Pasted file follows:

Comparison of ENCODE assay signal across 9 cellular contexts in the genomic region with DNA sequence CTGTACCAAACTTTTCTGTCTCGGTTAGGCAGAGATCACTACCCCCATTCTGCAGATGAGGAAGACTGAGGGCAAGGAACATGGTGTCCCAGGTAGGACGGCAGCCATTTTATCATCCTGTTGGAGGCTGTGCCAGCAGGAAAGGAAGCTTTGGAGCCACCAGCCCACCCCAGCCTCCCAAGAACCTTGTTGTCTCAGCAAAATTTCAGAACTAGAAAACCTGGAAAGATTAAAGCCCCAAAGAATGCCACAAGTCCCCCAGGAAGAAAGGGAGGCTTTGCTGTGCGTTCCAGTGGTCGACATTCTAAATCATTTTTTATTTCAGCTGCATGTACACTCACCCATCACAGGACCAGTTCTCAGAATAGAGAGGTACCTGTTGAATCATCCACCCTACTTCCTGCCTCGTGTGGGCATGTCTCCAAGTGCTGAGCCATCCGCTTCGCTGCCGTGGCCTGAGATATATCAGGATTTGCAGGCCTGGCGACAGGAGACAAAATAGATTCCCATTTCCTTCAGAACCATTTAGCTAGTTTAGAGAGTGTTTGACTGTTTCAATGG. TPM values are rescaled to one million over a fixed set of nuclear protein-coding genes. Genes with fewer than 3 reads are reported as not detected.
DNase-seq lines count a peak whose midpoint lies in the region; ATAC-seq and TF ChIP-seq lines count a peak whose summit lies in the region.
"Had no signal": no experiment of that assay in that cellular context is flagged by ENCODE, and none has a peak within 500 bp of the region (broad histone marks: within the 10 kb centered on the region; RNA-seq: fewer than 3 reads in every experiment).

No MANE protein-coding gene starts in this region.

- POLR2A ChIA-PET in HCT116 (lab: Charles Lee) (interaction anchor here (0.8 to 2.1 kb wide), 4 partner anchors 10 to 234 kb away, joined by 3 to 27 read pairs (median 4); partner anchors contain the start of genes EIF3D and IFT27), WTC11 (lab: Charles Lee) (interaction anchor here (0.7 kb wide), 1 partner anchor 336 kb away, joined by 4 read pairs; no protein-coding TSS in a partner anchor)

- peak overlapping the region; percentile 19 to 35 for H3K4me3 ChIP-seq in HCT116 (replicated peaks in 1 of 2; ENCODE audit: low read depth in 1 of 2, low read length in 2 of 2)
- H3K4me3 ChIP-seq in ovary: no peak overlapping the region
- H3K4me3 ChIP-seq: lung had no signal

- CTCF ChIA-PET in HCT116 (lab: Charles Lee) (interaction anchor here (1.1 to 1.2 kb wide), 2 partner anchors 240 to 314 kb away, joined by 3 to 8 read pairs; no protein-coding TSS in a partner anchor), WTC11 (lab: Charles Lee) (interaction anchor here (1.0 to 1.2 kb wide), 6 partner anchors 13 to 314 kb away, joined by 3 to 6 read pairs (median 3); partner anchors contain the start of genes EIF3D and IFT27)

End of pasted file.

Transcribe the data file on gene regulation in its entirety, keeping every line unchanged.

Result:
Comparison of ENCODE assay signal across 9 cellular contexts in the genomic region with DNA sequence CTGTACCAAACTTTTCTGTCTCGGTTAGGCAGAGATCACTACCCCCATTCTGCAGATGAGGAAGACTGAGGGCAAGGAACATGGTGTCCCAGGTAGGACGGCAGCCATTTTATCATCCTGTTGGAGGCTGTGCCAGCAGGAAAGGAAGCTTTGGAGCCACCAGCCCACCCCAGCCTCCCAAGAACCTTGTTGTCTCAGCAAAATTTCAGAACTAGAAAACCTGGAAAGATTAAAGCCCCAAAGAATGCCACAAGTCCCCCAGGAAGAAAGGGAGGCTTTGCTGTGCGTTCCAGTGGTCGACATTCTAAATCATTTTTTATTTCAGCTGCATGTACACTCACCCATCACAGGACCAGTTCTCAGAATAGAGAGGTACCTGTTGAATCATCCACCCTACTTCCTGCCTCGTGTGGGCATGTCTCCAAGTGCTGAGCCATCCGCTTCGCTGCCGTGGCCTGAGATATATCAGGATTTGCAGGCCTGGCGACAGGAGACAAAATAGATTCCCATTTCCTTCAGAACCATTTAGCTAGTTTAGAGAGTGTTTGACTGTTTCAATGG. TPM values are rescaled to one million over a fixed set of nuclear protein-coding genes. Genes with fewer than 3 reads are reported as not detected.
DNase-seq lines count a peak whose midpoint lies in the region; ATAC-seq and TF ChIP-seq lines count a peak whose summit lies in the region.
"Had no signal": no experiment of that assay in that cellular context is flagged by ENCODE, and none has a peak within 500 bp of the region (broad histone marks: within the 10 kb centered on the region; RNA-seq: fewer than 3 reads in every experiment).

No MANE protein-coding gene starts in this region.

- POLR2A ChIA-PET in HCT116 (lab: Charles Lee) (interaction anchor here (0.8 to 2.1 kb wide), 4 partner anchors 10 to 234 kb away, joined by 3 to 27 read pairs (median 4); partner anchors contain the start of genes EIF3D and IFT27), WTC11 (lab: Charles Lee) (interaction anchor here (0.7 kb wide), 1 partner anchor 336 kb away, joined by 4 read pairs; no protein-coding TSS in a partner anchor)

- peak overlapping the region; percentile 19 to 35 for H3K4me3 ChIP-seq in HCT116 (replicated peaks in 1 of 2; ENCODE audit: low read depth in 1 of 2, low read length in 2 of 2)
- H3K4me3 ChIP-seq in ovary: no peak overlapping the region
- H3K4me3 ChIP-seq: lung had no signal

- CTCF ChIA-PET in HCT116 (lab: Charles Lee) (interaction anchor here (1.1 to 1.2 kb wide), 2 partner anchors 240 to 314 kb away, joined by 3 to 8 read pairs; no protein-coding TSS in a partner anchor), WTC11 (lab: Charles Lee) (interaction anchor here (1.0 to 1.2 kb wide), 6 partner anchors 13 to 314 kb away, joined by 3 to 6 read pairs (median 3); partner anchors contain the start of genes EIF3D and IFT27)